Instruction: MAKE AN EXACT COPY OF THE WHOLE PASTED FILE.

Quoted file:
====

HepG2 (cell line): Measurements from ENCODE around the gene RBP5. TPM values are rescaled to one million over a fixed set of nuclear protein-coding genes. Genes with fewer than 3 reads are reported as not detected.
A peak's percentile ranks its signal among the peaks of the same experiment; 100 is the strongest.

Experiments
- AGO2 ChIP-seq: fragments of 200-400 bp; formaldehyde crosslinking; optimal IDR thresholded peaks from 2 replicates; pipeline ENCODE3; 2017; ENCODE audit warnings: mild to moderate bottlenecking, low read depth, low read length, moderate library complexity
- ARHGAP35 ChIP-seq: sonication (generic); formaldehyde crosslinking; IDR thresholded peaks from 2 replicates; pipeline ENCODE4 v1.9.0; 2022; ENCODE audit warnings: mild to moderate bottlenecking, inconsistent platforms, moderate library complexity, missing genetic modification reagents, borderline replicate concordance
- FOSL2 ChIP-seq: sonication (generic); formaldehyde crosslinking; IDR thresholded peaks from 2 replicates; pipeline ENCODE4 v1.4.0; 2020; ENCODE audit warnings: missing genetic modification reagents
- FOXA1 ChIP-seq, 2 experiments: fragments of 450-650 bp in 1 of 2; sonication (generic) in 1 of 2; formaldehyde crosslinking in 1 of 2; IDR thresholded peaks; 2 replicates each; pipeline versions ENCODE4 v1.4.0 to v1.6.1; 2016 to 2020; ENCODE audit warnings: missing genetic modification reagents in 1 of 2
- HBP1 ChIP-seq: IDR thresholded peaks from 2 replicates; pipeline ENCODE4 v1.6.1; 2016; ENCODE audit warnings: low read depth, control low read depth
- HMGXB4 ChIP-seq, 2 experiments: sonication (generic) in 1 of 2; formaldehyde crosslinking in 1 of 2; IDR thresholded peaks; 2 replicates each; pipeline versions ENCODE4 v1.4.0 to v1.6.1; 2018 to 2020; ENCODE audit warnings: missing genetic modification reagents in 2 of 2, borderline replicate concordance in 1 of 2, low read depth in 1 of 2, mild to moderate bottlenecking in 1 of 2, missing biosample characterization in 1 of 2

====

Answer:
HepG2 (cell line): Measurements from ENCODE around the gene RBP5. TPM values are rescaled to one million over a fixed set of nuclear protein-coding genes. Genes with fewer than 3 reads are reported as not detected.
A peak's percentile ranks its signal among the peaks of the same experiment; 100 is the strongest.

Experiments
- AGO2 ChIP-seq: fragments of 200-400 bp; formaldehyde crosslinking; optimal IDR thresholded peaks from 2 replicates; pipeline ENCODE3; 2017; ENCODE audit warnings: mild to moderate bottlenecking, low read depth, low read length, moderate library complexity
- ARHGAP35 ChIP-seq: sonication (generic); formaldehyde crosslinking; IDR thresholded peaks from 2 replicates; pipeline ENCODE4 v1.9.0; 2022; ENCODE audit warnings: mild to moderate bottlenecking, inconsistent platforms, moderate library complexity, missing genetic modification reagents, borderline replicate concordance
- FOSL2 ChIP-seq: sonication (generic); formaldehyde crosslinking; IDR thresholded peaks from 2 replicates; pipeline ENCODE4 v1.4.0; 2020; ENCODE audit warnings: missing genetic modification reagents
- FOXA1 ChIP-seq, 2 experiments: fragments of 450-650 bp in 1 of 2; sonication (generic) in 1 of 2; formaldehyde crosslinking in 1 of 2; IDR thresholded peaks; 2 replicates each; pipeline versions ENCODE4 v1.4.0 to v1.6.1; 2016 to 2020; ENCODE audit warnings: missing genetic modification reagents in 1 of 2
- HBP1 ChIP-seq: IDR thresholded peaks from 2 replicates; pipeline ENCODE4 v1.6.1; 2016; ENCODE audit warnings: low read depth, control low read depth
- HMGXB4 ChIP-seq, 2 experiments: sonication (generic) in 1 of 2; formaldehyde crosslinking in 1 of 2; IDR thresholded peaks; 2 replicates each; pipeline versions ENCODE4 v1.4.0 to v1.6.1; 2018 to 2020; ENCODE audit warnings: missing genetic modification reagents in 2 of 2, borderline replicate concordance in 1 of 2, low read depth in 1 of 2, mild to moderate bottlenecking in 1 of 2, missing biosample characterization in 1 of 2